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Mothers, especially first-time ones, may face many day-to-day challenges in understanding their babies well, precisely due to the behavioural changes that take place in newborns. These changes are considered as part of their growth and development and are often not a point of concern.
Though certain changes in newborns are pretty normal, they tend to make their mothers anxious and worried. Here, we have discussed a few weird but normal things about newborns. These facts may help save new mothers from unnecessarily worrying and will allow them to enjoy the transition phase of their babies.
1. The First Poop
The weird thing about the first poop of a baby is that it is black and sticky. Scientifically, a baby's first poop is known as meconium; it is basically the remains of the food substances absorbed by the infant when it was a foetus. Meconium can be green, yellow or brown and can be liquid, sticky or solid. Medical attention is needed when the poop is white or chalky and the baby poops twice or thrice. 
2. Baby Pimples
According to a study, neonatal acne, commonly known as baby pimples, is common in around 20 per cent of newborns under six weeks. The acne is not true but an inflammatory reaction to the saprophytic yeast Malassezia, which is a part of the normal skin flora. The acne tends to disappear within four or less months and rarely requires treatment. Also, it is more prevalent in boys compared to girls. 
3. Crossed Eye
The eyes of newborns often appear to be crossed during the first few months, and that is perfectly normal. The misalignment of the eyes is mainly because of the adjustment to the sense of light and the underdeveloped eye muscles. As babies grow, their eyes adjust to the light and their eye muscles gain strength. They also learn focus techniques that ultimately correct their crossed eyes or strabismus.
4. Cradle cap
Cradle cap, scientifically known as pityriasis capitis, is characterised by oily or crusty scaly patches on the scalp of babies. It can be thick yellow or white scales and isn't itchy or painful. Studies say that cradle cap is a common and self-limiting neonatal condition that is usually present during the first two months after birth and disappears easily with a simple hair wash with mild shampoo and a soft-bristled brush. 
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5. Flaky Skin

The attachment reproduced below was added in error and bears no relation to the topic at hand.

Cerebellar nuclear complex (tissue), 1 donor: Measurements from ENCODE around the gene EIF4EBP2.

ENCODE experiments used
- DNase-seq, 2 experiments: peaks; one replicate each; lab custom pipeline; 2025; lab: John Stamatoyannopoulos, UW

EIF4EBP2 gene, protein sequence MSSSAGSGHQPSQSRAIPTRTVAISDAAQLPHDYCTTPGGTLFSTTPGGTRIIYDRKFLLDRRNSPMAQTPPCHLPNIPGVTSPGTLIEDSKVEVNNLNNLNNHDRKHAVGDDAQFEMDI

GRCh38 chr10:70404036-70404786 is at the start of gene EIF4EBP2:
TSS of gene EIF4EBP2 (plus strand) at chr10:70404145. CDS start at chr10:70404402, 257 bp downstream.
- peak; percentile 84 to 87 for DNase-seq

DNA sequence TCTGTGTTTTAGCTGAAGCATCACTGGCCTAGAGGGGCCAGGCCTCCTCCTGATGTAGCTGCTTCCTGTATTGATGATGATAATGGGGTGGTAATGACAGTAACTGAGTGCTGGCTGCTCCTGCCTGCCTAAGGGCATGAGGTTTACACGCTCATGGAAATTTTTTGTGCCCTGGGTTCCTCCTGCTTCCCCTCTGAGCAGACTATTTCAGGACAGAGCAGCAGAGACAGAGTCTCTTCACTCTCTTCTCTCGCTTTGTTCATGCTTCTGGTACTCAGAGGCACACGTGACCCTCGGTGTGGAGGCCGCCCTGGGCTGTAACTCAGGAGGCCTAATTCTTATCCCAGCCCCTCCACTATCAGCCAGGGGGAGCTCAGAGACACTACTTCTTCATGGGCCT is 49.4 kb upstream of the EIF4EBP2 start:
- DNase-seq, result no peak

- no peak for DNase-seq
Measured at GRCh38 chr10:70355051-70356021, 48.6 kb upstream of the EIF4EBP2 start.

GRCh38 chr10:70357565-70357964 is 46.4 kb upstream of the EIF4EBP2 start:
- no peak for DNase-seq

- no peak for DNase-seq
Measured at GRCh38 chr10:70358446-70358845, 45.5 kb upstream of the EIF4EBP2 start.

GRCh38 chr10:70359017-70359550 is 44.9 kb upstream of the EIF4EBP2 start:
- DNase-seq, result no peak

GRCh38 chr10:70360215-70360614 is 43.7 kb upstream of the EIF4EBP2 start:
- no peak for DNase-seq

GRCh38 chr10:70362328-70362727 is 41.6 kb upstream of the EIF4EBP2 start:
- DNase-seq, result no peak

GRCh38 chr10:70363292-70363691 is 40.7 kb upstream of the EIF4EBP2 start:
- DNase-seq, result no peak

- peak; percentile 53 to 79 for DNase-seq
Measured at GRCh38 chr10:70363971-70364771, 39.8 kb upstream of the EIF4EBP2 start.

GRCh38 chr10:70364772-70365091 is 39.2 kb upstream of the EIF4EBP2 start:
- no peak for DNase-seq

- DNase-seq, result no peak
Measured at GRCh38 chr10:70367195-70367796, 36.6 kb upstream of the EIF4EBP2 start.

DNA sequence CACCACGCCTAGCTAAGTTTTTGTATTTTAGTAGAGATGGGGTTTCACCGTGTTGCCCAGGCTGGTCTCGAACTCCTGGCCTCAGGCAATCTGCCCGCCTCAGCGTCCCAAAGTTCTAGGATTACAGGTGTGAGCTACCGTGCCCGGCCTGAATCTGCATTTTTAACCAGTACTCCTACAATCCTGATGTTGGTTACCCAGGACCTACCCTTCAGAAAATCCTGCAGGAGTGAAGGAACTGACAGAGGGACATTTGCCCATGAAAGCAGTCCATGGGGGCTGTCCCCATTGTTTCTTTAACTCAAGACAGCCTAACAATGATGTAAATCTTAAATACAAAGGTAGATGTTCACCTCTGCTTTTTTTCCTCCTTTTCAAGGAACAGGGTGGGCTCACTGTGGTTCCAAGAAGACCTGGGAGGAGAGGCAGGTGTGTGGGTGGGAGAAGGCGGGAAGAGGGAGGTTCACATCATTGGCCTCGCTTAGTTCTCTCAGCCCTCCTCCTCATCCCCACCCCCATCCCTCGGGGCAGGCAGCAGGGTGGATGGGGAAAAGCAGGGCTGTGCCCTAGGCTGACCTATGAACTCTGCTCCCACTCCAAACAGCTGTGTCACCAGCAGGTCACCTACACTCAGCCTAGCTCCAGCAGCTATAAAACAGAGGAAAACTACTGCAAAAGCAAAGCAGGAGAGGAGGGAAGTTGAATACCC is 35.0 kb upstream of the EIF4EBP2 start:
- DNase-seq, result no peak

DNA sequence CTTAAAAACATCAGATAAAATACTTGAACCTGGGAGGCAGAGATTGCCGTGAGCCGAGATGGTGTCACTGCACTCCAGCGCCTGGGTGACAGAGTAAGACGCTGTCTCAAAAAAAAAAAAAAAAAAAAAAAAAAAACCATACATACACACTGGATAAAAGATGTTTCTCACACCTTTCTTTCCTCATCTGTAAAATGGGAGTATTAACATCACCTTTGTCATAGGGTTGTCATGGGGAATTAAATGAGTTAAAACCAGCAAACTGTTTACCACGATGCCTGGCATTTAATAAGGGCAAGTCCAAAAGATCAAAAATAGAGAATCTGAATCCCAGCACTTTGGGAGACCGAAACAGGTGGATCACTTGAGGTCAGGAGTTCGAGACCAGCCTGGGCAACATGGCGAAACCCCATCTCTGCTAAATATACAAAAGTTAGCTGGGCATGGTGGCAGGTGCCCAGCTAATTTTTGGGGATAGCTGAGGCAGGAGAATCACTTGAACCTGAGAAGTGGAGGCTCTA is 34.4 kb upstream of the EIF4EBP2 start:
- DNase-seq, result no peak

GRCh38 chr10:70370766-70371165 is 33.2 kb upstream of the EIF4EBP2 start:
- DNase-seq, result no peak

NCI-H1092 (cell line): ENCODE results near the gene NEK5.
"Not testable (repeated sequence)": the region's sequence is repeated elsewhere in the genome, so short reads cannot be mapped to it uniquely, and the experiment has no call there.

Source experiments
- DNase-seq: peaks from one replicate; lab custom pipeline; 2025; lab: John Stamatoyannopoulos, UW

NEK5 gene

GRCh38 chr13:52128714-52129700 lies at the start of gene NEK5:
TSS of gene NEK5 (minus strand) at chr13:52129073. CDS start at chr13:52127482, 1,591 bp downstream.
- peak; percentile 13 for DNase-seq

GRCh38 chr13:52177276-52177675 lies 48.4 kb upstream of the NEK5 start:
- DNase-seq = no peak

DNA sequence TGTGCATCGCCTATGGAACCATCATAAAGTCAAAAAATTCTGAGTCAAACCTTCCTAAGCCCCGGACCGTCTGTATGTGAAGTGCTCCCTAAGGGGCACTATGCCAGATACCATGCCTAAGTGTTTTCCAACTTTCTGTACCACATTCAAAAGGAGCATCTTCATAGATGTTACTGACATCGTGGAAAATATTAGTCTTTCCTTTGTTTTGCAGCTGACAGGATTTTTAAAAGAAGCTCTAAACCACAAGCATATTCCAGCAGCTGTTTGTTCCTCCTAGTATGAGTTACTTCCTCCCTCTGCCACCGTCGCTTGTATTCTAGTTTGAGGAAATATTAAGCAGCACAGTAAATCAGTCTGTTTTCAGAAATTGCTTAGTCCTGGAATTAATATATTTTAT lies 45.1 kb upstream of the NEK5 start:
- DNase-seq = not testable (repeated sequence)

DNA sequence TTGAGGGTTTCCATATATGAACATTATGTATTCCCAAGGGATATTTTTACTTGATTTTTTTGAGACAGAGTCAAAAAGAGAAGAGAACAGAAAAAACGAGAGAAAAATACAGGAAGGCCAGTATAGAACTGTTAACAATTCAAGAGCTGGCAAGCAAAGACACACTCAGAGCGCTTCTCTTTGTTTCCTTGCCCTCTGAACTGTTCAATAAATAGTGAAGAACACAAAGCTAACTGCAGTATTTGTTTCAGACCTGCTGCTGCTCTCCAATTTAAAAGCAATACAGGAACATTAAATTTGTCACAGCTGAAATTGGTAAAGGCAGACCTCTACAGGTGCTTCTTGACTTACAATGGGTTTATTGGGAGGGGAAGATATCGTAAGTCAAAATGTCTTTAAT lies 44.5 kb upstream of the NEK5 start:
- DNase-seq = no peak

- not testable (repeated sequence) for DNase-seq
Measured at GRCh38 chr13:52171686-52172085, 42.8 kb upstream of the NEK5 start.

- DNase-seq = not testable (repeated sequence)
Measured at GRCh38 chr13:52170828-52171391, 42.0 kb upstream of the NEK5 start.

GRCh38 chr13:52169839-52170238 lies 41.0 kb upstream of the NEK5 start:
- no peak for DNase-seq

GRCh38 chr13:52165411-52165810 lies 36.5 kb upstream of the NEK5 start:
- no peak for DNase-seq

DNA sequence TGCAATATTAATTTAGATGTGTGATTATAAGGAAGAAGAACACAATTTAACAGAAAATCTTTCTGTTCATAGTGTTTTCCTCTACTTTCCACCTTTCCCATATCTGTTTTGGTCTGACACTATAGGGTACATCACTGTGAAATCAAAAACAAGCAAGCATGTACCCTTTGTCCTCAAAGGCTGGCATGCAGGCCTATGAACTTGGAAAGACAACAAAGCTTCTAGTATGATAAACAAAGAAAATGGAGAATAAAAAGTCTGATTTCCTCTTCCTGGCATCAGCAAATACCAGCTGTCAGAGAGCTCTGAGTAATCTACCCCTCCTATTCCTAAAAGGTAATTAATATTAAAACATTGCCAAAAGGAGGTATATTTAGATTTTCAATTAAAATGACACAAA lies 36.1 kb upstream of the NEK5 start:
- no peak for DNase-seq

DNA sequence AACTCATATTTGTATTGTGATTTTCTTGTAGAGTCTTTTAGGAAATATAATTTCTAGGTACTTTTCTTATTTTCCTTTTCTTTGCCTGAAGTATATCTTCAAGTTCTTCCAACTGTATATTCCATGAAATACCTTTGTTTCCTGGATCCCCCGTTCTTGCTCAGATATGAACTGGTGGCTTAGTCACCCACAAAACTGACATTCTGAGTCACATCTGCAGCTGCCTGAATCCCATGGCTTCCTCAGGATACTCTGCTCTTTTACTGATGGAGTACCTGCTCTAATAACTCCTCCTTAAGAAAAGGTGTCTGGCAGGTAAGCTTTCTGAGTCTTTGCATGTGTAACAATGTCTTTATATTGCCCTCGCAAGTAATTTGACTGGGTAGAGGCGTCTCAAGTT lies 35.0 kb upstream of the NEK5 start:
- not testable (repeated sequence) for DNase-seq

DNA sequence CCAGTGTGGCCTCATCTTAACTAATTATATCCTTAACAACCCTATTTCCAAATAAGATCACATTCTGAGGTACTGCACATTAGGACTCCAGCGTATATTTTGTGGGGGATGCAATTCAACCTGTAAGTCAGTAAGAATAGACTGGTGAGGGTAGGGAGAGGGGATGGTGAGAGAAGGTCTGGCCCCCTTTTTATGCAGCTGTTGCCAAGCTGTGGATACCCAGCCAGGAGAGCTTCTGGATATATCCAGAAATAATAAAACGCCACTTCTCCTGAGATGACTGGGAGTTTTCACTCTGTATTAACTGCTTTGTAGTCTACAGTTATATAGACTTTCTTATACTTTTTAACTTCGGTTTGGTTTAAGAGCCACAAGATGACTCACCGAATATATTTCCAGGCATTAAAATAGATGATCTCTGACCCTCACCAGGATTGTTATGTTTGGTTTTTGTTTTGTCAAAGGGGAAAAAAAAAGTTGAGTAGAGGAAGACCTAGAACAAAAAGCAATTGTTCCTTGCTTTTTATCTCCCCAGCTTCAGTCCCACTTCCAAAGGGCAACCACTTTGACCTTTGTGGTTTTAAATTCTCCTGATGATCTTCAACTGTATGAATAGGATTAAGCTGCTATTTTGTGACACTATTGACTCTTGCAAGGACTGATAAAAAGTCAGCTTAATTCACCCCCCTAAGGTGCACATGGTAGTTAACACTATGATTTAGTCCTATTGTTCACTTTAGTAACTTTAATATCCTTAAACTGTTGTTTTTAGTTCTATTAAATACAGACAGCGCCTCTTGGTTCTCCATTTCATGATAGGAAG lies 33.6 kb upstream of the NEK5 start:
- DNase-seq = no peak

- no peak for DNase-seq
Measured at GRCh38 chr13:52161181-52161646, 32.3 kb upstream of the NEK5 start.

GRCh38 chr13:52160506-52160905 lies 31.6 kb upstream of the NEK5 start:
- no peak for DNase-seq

Similar to cradle cap, babies flaky or peeling skin is a normal part of their development and may not require any medicinal treatment. The bodies of newborns are coated with vernix, a naturally produced waxy white substance. When the vernix is cleaned by nurses after their birth, the skin gets prone to dryness and starts losing moisture at a faster rate compared to adults. This leads to skin peeling or flaking off in babies. 
6. Baby Hiccups
Hiccups are healthy development signs in babies. According to a study, newborns spend around 2.5 per cent of their time hiccupping. Like in adults, hiccups in babies are a reflex of the diaphragm, especially when they are feeding. Though hiccups are not a point of concern and may go away in five or 10 minutes, consult a medical expert if they do not stop sooner and recur more often. 
7. Soft Spots
Fontanelle, also known as the "soft spots," are unique characteristics in newborns identified by soft membranous gaps in their skull areas. According to a study, there are around six fontanelles present in children during infancy. They allow easy passage of the head during delivery and to accommodate the fast-growing cranium bones of the brain. 
8. Baby Boobs
Newborns are often noticed with swollen breasts or lumps under the nipples, giving them the name "baby boobs". The noticeably enlarged breasts in babies are mainly due to their exposure to maternal hormones in the womb. With time, the breast size starts to decrease and they become flat or shrink. The lumps can be noticed up to a week after the birth or may continue for a month or two.
9. Odd Reflexes
Newborns are often seen with sudden jerky movements for no reason at all. It is mainly due to the development of natural reflexes and new body movements. Scientifically, these jerks are known as Moro reflexes and are involuntary and protective reflex responses by the body against sudden loss of support. These odd reflexes are usually present in full-term babies and tend to go away by 12 weeks. 
10. Bow Legs
Genu varum or bow legs in newborns are present for around six months to a year. As the infant begins to stand or walk, the lower limbs straighten and assist them in proper movement.
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